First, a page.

Part 1: Research point 2 – Expressive use of tone

Look carefully at the image below. Note the artist’s expressive use of tone – blocks of dark charcoal in sharp contrast to expanses of light, and then the smaller details, lines and spots that pull the image together as an ambient scene. Try to find further work by the artist and discuss the atmospheric potential of tone in your log.

Research point 2 two treesOdilon Redon, Two Trees, c.1875 (charcoal on paper)

Odilon Redon (1840 – 1916) was a French draughtsman, printmaker and latterly a painter of radiant colours and mysterious and mythological subjects. He is considered as one of the outstanding figures of Symbolism. His early work was mainly in black and white charcoal drawings and lithographs.
Chilvers, I. (2009) Oxford dictionary of arts & artists. 4th ed. Oxford: OUP, p515.

Two Trees (charcoal on paper) exhibits an evocation of an atmospheric woodland bower using a variety of mark making, from direct lines of different weights and directions, spots of suggestive lights and darks, and background darker tonal areas. The lights and shadows provide a well contrasted image of tranquility, solidity and the intimacy of nature’s patterns. The ‘two trees’ are drawn as lovers connected forever – an embracing tree bowl, an almost feminine/tentative balancing reaching branch from one and the thrusting strength of growth upwards from the other.


Odilon Redon, The Trees, 1890’s [Charcoal on paper] Museum of Fine Arts, Huston. Available at: [Accessed: 21 May 2015].

The Trees depicts a similar scene to Redon’s 1875 Two Trees. However, this time there is a separation – a kind of growing apart.

The mark making is similar, with the use of lines of different weights and directions, spots of suggestive lights and darks, and background darker tonal areas.

A real sense of growth and strength is evident in both drawings and while there is a hidden depth suggested by the darker tonal areas, there is also a real sense of lightness and flickering life in the use of small fluttering spots of light.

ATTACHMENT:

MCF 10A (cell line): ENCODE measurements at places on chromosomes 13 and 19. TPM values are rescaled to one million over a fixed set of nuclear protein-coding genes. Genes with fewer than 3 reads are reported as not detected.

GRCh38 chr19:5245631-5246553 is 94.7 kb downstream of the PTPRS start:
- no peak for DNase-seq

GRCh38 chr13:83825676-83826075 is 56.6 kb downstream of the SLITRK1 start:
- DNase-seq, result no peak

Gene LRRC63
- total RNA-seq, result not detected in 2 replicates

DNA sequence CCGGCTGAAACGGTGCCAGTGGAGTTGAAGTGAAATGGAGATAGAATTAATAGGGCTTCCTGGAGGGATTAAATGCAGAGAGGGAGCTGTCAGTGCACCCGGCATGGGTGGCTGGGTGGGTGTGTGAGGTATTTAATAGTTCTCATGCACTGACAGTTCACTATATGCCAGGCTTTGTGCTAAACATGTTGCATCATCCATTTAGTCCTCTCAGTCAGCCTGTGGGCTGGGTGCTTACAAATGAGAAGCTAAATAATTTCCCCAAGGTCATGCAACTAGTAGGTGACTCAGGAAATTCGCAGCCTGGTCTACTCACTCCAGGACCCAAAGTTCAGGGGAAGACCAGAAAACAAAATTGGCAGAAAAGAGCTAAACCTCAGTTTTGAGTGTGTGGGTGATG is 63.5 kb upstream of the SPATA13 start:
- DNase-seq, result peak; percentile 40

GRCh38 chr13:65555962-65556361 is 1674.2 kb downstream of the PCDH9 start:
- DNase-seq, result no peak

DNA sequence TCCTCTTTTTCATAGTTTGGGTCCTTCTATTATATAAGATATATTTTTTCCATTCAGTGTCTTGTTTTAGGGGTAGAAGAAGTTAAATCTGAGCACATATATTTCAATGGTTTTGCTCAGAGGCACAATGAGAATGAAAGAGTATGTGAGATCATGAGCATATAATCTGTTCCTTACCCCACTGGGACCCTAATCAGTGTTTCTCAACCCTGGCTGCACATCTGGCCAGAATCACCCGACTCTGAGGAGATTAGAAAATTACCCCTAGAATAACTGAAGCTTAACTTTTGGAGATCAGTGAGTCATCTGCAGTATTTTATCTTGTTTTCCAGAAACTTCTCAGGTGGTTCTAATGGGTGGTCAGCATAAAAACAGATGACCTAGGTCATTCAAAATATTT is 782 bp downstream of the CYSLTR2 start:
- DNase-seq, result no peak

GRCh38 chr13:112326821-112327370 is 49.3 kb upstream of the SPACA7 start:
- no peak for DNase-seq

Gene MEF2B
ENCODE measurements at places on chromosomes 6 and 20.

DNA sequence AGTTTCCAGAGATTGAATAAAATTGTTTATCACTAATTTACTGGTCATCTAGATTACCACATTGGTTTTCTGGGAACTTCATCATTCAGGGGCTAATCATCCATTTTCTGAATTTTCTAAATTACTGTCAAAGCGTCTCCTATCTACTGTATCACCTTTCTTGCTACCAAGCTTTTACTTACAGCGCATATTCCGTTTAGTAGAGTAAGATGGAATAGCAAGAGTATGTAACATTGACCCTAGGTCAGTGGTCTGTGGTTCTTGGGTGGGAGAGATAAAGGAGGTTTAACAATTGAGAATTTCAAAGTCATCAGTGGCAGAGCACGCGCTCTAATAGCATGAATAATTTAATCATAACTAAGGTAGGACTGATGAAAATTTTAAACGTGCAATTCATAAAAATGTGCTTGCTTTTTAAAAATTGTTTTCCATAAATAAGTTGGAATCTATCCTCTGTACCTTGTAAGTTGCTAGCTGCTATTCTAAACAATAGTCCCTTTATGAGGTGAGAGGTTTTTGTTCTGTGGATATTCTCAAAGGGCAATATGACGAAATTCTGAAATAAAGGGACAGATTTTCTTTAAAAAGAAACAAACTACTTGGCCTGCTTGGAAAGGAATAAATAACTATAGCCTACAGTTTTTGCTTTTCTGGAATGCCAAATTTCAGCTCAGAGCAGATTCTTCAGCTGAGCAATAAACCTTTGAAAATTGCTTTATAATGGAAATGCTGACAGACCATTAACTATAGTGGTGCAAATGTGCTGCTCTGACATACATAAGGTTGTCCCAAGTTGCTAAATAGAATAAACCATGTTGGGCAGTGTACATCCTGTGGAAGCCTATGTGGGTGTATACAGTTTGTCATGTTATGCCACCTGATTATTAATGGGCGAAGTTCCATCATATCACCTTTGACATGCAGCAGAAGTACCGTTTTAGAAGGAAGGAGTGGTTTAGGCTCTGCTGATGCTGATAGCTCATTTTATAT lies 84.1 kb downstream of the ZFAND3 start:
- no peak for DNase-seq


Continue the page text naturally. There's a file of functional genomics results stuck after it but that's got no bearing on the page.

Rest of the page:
There is a magical quality to both drawings, one that draws the viewer into the heart of the woodland atmosphere – a mixture of expectation of things about to happen and reticence to enter and participate in this landscape.


Odilon Redon, Tree, c. 1875. [Various charcoals, stumping, scraping, and erasing, on cream wove paper altered to a golden tone] The Art Institute of Chicago. Available at: [Accessed: 21 May 2015].

In this earlier drawing, Redon manipulated the build of the composition with layers of media:
‘… he intermittently fixed the surface and again subtracted media from it. Before the spray-applied fixative could dry, Redon reworked the damp charcoal surface with his fingers. The artist’s fingerprints are clearly embedded in the background to create a modulated tone. He used his fingers to remove charcoal from the top of the tree and reapplied it to the left of this area to add foliage to several bare branches. He may have even used his fingernail to scrape away fixed media and create the delicate blades of grass in the foreground’.
Stratis, H. K. (2011) A Technical Investigation of Odilon Redon’s Pastels and Noirs. [Online] The American Institute for Conservation. Available at: [Accessed: 21 May 2015].

Redon’s techniques as observed in the quote above clearly describe the innovation and thoughtful artistry of his mastery of his drawing intentions – using materials (man-made and natural) to the max!


Odilon Redon, The Raven, 1882, [charcoal on laid paper] The National Gallery of Canada, Ontario. Available at: [Accessed: 21 May 2015].